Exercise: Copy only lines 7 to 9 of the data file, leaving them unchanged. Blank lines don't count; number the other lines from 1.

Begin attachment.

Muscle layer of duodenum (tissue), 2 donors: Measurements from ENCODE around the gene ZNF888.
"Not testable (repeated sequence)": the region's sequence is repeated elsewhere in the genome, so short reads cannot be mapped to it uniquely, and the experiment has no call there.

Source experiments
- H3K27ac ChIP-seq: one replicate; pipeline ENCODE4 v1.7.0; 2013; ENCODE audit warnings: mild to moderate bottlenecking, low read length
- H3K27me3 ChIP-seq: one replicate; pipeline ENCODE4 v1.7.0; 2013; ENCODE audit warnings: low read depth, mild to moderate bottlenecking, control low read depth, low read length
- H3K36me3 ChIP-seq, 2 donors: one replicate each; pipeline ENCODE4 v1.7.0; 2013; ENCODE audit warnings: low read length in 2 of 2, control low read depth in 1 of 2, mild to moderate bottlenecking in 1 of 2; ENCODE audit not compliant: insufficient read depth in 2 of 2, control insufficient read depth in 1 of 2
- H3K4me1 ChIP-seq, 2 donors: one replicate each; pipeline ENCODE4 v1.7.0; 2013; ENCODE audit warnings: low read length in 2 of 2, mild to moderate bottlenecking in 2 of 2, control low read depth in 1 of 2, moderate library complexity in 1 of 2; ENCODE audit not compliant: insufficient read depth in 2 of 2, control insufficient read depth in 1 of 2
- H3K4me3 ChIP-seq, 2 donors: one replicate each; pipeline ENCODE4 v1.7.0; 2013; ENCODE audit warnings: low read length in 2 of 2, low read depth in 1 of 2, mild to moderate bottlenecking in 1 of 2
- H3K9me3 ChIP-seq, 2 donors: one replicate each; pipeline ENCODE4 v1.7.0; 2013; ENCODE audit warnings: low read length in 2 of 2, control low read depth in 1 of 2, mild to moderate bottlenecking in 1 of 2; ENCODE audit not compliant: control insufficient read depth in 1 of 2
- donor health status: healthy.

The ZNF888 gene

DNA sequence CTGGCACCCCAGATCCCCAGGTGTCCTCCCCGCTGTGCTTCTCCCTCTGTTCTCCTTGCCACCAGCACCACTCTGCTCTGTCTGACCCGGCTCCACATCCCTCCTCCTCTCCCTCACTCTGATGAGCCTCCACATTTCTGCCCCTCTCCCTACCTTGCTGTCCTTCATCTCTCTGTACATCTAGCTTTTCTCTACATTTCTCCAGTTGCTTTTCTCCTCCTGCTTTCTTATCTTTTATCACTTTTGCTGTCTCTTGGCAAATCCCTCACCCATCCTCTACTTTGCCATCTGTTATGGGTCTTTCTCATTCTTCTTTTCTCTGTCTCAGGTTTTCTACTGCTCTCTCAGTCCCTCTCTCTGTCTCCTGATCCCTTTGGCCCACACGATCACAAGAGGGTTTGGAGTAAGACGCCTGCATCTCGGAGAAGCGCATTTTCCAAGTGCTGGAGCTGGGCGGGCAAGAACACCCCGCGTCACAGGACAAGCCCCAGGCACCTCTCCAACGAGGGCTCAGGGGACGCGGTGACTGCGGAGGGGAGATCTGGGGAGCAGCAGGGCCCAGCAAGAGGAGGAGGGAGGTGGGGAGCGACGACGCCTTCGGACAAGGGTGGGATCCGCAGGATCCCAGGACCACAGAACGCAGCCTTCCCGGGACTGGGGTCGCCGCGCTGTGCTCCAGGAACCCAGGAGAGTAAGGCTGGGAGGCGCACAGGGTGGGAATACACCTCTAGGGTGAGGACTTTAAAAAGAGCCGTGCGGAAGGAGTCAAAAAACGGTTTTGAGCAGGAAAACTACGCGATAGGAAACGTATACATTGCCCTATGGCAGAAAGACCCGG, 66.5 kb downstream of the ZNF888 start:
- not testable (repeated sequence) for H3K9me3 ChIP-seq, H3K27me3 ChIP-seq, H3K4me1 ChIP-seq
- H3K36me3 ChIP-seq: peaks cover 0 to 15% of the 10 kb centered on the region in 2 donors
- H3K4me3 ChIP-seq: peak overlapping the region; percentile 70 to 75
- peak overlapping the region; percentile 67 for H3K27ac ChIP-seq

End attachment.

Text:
- H3K4me1 ChIP-seq, 2 donors: one replicate each; pipeline ENCODE4 v1.7.0; 2013; ENCODE audit warnings: low read length in 2 of 2, mild to moderate bottlenecking in 2 of 2, control low read depth in 1 of 2, moderate library complexity in 1 of 2; ENCODE audit not compliant: insufficient read depth in 2 of 2, control insufficient read depth in 1 of 2
- H3K4me3 ChIP-seq, 2 donors: one replicate each; pipeline ENCODE4 v1.7.0; 2013; ENCODE audit warnings: low read length in 2 of 2, low read depth in 1 of 2, mild to moderate bottlenecking in 1 of 2
- H3K9me3 ChIP-seq, 2 donors: one replicate each; pipeline ENCODE4 v1.7.0; 2013; ENCODE audit warnings: low read length in 2 of 2, control low read depth in 1 of 2, mild to moderate bottlenecking in 1 of 2; ENCODE audit not compliant: control insufficient read depth in 1 of 2